A reflection from Sr. Anne Marie Walsh, SOLT
Coming Out of Hiding
Making New Year’s resolutions can be a tricky business. We may think our best interests will be served by addressing our diet and exercising more regularly. Our family and friends might prefer that our resolve center instead around curbing our negativity, our moodiness, our critical spirit, or our rash judgments. We might decide we need to give extra time to charitable projects when our family or community would be happy to see us enjoy more time in their company. We may even realize we need more prayer in our lives and determine to make space for it when God would prefer we look for Him outside the concept of an exercise to perform.
There is actually one answer to all the needs for change we contemplate at the beginning of a new year: Jesus Christ and the Trinitarian life He came to bring us. Many of us know about Jesus. Fewer of us really feel comfortable saying we know Him. And out of those of us who know Him, we don’t always relate to Him, or allow Him to relate to us in any kind of way that really affects our lives. There is a kind of split in us between our faith and the rest of our lives.
Vatican Council II sought particularly to address this difficulty of believers today, the problem of a duplicity that manifests itself in those of us who intellectually assent to the existence of God yet fail to live as though we really believe He exists. Instead, we live, practically speaking, as atheists. We do not live as though God is our Father, providing for us in all that is most necessary. If we did, we would not be filled with anxieties and stress over how to take care of ourselves.
We also profess a belief in Jesus as our Savior, and yet we are constantly trying to save ourselves. Witness the incredible number of self-help books and social programs that promise fulfillment and ultimate happiness. The promotional tag line is often the only really successful part of the whole offering which inevitably engenders its own problems. In the meantime, participation in the life-giving, healing sacraments wanes, and attendance at Mass is no longer seen as essential.
We say we believe the Holy Spirit is our Advocate and Guide. And yet we fight our own fights without seeking His help while the course we try to steer in our lives isn’t on His map. It’s of our own making and doesn’t lead us to happy or peaceful outcomes.
All of this comes because we fail to realize that our Trinitarian God is a personal God. He wants to be up "close and personal" with us. And He wants us to be personal with Him. The Father is a Person who wants us to relate to Him that way. Jesus is a Person and He wants us to relate to Him that way. The Holy Spirit is a Person, Who also wants us to relate to Him that way.
It is worth noting that no two relationships with God are alike. Just as a group of siblings who have the same mother and father have unique relationships with them, so too is our relationship with God unique to each of us. Trying to be someone else, even a saint, will drive us away from an authentic communion with God. If He had wanted hundreds of St. Francis of Assisi’s or St. Therese of Lisieux’s, God would have created them. But marvel of marvels, He’s created each of us to be our own exceptional expression of His love.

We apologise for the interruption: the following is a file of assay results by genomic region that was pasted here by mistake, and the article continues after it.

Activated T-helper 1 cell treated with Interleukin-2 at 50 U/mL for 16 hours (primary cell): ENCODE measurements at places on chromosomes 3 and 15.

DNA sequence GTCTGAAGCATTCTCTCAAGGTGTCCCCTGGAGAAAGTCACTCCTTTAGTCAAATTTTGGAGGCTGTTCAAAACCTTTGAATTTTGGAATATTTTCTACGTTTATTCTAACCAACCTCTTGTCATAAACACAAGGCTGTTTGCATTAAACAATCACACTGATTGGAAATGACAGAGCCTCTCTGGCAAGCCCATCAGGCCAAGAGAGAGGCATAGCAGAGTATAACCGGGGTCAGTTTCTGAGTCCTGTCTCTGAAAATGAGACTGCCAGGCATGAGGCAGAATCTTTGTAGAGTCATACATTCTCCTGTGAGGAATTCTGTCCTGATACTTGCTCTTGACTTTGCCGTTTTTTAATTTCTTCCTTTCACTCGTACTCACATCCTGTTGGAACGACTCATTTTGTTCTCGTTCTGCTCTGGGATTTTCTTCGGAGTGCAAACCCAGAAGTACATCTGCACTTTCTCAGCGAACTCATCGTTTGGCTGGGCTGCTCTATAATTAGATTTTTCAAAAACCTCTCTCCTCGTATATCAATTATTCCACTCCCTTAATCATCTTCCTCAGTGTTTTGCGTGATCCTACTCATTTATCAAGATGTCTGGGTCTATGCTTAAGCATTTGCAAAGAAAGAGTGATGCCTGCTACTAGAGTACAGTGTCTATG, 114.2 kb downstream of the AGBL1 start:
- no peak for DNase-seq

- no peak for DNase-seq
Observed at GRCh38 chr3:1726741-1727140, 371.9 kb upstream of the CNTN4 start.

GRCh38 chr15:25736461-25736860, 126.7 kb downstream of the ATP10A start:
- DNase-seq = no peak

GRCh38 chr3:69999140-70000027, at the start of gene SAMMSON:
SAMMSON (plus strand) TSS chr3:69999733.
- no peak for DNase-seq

This means, in order to find ourselves, we have to stop hiding from God, and in a way, from ourselves too. We often hide from Him without even being aware of it. Sometimes we hide out in our illusions. Sometimes we hide behind our wounds, our excuses, our busyness, our technology, science, our own pride or distrust of God. We often hide behind our self-sufficiency until God either takes it away, or shows us the limits of our own power. Sometimes we hide behind our sins either out of shame or because we don’t want to give them up.
Hiding from the Lord is as old as Adam and Eve. We become afraid of what He might say to us, what He might ask of us. We become infected with doubts about Him. And so we hide. But as soon as we hide, He comes looking for us. We are like children in the game of Hide and Seek. The adult always knows where the child is. But the child still needs to be found. And in the spiritual life, even though we choose many things to hide behind, deep down, we all want to be found. We all want to know we are beloved and sought after because this tells us something essential about ourselves. And this is precisely what God wants for us. He wants us to come out of hiding so He can not only reveal Himself to us, but so that He can reveal us to ourselves as well. It is only in friendship with Him, in a living relationship with Jesus Christ, as confident children of Our Father, and in trusting openness to the Holy Spirit that this happens. These are exciting revelations because infinite Love is behind all of them.
Perhaps we can glean help for the New Year from some of the recent writings and homilies of Pope Francis. But we will have to come out of hiding. The whole of us. No holding anything back, because every area of our life must be touched by God’s transforming presence. A good resolution then would be one that seeks to “encounter the Lord and most of all, allows us to be encountered by Him.” Then we must keep our eyes open for the many different ways He encounters us, finds us, in our life experiences, in our prayer, in creation, in the words of another spoken to us, in the Scriptures and Sacraments and Mass and in thoughts that come to us within, from the light of our Baptism.
As Pope Francis so beautifully says: “God does not hide Himself from those who seek Him with a sincere heart even though they do so tentatively, in a vague and haphazard manner.” Why? Because “His delight is to be among the sons of men” as the Christmas season has just gloriously proven to us once again.
Sr. Anne Marie Walsh, SOLT